Door County has officially thrown its hat into the ring against pharmaceutical manufacturers as part of a lawsuit officially filed last week by the law firms of Crueger Dickinson LLC and Simmons Hanly Conroy LLC. The lawsuit seeks to recover costs that local governments have incurred battling the increase in opioid addiction and overdose deaths.
“These companies’ aggressive and fraudulent marketing of prescription opioid painkillers as safe and efficacious for long-term use has led to a drug epidemic in both Wisconsin and around the nation,” said Erin Dickinson, founding partner of Crueger Dickinson, in a press conference at the Washington County Courthouse in West Bend on Nov. 7. “The crisis has overwhelmed county-provided services and it has had a devastating effect on the counties’ ability to pay for those services.”
The lawsuit names five opioid manufacturers as defendants, including Purdue Pharma, Teva Pharmaceuticals, Johnson & Johnson, Cephalon and Endo Pharmaceuticals. These and other pharmaceutical companies have been named in lawsuits nationwide.
The Door County Board of Supervisors passed a resolution Oct. 24 to join in the litigation, which will come at no cost to the county except the administrative cost of detailing financial damages. The plaintiff’s lawyers will only be paid contingent on recovery of some funds from the pharmaceutical companies.
“This is a monumental day for Washington County and other counties in the state of Wisconsin because today we are joining forces with other counties to take a stand against big pharma for the significant role they have played in creating this opioid epidemic,” said Rick Gundrum, Washington County Board Chair.
Fond du Lac County Executive Allen Buechel detailed his struggle with opioid addiction symptoms after receiving a prescription following neck surgery.
“I’ve never been depressed in my life,” said Buechel. He went cold turkey on his prescription after three weeks. “I was concerned I would come to the point I would end my life. It took four days before I started to feel somewhat normal again.”
Door County joined in the suit in order to be included on the payout should the lawsuit be successful in recovering funds. A similar multi-governmental lawsuit against tobacco manufacturers in the 1990s resulted in a payout of approximately $200 billion to states over 25 years. County governments did not directly receive any of the payout funds. In the opioid case, governments will only be paid if they join in the lawsuit.
Litigation is expected to take several years and Dickinson estimates more Wisconsin counties will join. Just this week, the counties of Dodge, Marinette and Waushara also joined the lawsuit.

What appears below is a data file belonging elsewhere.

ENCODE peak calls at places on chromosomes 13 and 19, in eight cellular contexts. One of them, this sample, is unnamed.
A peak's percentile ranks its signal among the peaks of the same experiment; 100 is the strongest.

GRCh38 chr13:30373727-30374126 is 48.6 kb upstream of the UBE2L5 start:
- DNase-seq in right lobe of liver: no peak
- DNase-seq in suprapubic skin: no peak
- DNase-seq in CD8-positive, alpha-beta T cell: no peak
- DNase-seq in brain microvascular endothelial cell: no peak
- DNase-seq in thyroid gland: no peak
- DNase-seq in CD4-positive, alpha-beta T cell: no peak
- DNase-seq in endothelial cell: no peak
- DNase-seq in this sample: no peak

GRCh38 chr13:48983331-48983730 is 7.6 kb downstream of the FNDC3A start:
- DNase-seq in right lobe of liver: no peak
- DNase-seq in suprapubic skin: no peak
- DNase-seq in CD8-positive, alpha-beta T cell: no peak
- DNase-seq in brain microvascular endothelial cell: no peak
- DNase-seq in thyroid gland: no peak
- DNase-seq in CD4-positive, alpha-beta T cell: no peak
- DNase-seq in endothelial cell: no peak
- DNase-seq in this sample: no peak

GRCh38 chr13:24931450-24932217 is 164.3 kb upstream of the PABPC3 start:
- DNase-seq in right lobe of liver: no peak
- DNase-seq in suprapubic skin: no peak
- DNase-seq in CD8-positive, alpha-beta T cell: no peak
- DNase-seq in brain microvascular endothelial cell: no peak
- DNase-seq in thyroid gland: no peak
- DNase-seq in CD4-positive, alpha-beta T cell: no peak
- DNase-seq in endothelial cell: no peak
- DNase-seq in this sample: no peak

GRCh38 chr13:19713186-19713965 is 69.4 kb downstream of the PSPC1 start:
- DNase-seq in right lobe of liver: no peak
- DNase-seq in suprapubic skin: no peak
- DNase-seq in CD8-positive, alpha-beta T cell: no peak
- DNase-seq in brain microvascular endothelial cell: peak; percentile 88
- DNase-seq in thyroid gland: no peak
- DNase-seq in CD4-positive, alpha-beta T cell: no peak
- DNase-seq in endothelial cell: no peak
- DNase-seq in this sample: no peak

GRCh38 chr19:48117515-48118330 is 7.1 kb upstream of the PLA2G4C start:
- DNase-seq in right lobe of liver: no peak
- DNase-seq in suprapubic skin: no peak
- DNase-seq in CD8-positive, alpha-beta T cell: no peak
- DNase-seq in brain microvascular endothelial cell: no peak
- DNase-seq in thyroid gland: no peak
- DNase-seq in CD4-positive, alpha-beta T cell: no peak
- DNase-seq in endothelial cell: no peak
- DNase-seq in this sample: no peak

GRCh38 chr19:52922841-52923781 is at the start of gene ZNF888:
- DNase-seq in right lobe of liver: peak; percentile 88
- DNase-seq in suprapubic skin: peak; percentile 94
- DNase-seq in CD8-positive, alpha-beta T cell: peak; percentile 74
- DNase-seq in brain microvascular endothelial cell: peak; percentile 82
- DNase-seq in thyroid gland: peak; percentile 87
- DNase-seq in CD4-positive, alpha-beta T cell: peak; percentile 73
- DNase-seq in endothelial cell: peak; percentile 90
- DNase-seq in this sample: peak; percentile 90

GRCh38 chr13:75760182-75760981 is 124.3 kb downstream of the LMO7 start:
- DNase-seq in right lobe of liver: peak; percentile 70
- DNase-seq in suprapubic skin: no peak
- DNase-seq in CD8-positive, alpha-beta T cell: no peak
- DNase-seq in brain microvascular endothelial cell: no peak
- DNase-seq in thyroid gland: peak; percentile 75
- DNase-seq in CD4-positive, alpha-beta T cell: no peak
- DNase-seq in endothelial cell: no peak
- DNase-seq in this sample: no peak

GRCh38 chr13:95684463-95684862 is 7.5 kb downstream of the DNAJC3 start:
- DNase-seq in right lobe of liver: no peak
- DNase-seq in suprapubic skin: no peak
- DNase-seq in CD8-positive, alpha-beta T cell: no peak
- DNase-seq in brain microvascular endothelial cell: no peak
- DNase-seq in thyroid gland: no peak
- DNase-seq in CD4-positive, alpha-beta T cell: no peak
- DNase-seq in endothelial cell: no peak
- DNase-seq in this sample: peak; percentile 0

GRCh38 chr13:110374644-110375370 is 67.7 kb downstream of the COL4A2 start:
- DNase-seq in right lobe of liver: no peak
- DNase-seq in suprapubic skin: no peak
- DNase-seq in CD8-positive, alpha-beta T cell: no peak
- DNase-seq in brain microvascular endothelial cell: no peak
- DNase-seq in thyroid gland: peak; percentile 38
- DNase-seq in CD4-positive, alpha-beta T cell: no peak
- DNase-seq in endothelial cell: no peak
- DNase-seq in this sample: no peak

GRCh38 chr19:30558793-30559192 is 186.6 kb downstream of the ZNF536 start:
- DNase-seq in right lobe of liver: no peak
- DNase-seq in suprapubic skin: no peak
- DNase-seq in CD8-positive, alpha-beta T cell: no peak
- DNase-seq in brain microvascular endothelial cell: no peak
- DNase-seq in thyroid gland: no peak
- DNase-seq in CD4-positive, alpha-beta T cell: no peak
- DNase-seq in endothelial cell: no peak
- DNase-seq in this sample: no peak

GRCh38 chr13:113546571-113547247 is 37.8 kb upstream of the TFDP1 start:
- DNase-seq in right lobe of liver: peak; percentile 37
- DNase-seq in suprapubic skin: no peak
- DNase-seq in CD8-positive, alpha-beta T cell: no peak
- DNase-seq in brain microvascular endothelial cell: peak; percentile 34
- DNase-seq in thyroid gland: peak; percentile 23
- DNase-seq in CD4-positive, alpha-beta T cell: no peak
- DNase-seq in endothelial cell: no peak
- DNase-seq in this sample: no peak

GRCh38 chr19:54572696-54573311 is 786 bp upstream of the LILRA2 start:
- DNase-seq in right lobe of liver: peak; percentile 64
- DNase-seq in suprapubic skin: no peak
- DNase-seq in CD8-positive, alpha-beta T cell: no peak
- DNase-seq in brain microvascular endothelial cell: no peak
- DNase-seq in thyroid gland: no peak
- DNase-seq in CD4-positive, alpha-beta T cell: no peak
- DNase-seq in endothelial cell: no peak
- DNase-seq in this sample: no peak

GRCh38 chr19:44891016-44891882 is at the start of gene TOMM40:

Meanwhile, states and local governments across the country have filed suits themselves.
Governing magazine reported that more than 100 states, cities and counties have filed suit, with a new case being filed nearly every week.
Governing also reported that 41 states have filed to subpoena information and communications from executives of four drug manufacturers. Mississippi Attorney General Jim Hood said if company executives were aware of “what they’ve unleashed on the American public,” he will file a criminal lawsuit on top of the civil suits being filed by state and local governments.
Dickinson said all of those cases will likely be consolidated into one case early next year, but by filing the lawsuit now, Wisconsin counties will have a seat at the table when talks with the pharmaceutical companies begin.
In the next few months, attorneys will help Door County staff in determining how much the county has spent on the opioid epidemic.
“There almost is not a service that the counties provide that is not affected by this in a dramatic way, especially in the last four or five years,” said Dickinson.
Learning those costs will help the county establish their stake in the lawsuit and determine how much they can recover should the counties and related plaintiffs be successful in the lawsuit.
In a statement to The Atlantic, Purdue Pharma said, “We share the…concerns about the opioid crisis and we are committed to working collaboratively to find solutions.”
On Nov. 1, Purdue Pharma joined the Prescription Drug Safety Network to help educate high school students in 200 schools on safe use of prescription drugs.
But Dickinson and her colleagues are confident these companies knowingly pushed drugs on people who didn’t need them and the doctors who prescribe them.
“The drug companies are the ones that started this problem,” said Dickinson. “They flipped science on its head with false and deceptive marketing in a very systemic way.”